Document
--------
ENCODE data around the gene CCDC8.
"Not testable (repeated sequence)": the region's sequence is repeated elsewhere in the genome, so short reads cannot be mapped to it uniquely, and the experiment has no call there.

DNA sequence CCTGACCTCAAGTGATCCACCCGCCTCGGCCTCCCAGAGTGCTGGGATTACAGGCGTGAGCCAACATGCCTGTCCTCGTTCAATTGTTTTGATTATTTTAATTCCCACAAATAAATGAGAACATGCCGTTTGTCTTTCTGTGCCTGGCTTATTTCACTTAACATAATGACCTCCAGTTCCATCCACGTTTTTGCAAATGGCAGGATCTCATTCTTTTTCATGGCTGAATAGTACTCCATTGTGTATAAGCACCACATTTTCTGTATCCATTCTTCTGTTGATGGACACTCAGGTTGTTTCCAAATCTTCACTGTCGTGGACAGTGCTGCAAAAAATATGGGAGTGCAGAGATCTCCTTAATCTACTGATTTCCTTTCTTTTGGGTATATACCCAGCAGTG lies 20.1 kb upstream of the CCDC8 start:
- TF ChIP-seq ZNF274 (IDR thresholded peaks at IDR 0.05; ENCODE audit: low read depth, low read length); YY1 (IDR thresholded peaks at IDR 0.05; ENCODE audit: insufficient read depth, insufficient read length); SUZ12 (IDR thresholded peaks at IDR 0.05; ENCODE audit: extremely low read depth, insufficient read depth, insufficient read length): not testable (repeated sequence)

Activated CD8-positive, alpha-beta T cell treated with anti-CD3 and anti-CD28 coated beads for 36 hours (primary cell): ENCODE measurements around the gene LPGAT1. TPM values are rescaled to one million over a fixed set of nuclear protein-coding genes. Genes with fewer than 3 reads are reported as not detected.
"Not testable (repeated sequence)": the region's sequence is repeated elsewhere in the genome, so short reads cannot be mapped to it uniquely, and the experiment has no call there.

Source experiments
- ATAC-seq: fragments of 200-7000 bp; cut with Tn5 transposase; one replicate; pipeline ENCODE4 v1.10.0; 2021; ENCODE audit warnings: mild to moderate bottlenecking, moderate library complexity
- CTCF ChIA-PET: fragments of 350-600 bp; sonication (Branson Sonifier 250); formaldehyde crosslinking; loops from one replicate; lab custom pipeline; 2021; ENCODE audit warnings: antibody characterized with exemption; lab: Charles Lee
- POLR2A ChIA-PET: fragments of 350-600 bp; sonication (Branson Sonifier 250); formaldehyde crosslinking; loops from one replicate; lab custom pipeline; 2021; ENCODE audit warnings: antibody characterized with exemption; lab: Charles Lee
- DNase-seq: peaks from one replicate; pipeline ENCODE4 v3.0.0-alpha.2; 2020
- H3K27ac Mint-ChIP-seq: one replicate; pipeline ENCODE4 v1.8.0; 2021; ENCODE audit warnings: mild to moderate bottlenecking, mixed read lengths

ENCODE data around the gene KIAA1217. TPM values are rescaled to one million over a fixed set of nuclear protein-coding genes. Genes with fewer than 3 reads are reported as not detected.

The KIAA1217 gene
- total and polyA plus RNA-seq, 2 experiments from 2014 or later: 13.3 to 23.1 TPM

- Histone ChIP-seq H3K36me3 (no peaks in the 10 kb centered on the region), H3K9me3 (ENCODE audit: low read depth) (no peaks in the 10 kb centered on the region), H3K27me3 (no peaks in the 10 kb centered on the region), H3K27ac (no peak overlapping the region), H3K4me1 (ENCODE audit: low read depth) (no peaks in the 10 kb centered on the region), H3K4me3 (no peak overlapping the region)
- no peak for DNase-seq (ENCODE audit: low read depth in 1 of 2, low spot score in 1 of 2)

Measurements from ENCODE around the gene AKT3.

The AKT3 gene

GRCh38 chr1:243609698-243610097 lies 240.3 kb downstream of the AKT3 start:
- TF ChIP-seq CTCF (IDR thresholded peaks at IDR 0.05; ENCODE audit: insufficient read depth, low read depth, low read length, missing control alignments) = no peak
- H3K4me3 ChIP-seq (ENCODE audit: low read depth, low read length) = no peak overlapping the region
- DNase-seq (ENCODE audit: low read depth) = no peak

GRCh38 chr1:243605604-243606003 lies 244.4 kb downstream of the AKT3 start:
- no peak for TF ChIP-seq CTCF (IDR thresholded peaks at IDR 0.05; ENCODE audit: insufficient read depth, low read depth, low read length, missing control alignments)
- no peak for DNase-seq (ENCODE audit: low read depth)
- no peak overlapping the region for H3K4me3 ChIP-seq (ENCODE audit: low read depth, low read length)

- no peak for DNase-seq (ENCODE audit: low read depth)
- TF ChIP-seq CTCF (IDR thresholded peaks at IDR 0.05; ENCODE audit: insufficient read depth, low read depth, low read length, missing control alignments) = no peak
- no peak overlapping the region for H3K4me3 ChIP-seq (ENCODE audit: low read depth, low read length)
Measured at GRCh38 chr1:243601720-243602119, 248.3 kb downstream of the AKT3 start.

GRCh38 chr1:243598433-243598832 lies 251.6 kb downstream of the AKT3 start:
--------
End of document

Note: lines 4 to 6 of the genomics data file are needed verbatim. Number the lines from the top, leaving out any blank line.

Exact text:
- TF ChIP-seq ZNF274 (IDR thresholded peaks at IDR 0.05; ENCODE audit: low read depth, low read length); YY1 (IDR thresholded peaks at IDR 0.05; ENCODE audit: insufficient read depth, insufficient read length); SUZ12 (IDR thresholded peaks at IDR 0.05; ENCODE audit: extremely low read depth, insufficient read depth, insufficient read length): not testable (repeated sequence)

Activated CD8-positive, alpha-beta T cell treated with anti-CD3 and anti-CD28 coated beads for 36 hours (primary cell): ENCODE measurements around the gene LPGAT1. TPM values are rescaled to one million over a fixed set of nuclear protein-coding genes. Genes with fewer than 3 reads are reported as not detected.
"Not testable (repeated sequence)": the region's sequence is repeated elsewhere in the genome, so short reads cannot be mapped to it uniquely, and the experiment has no call there.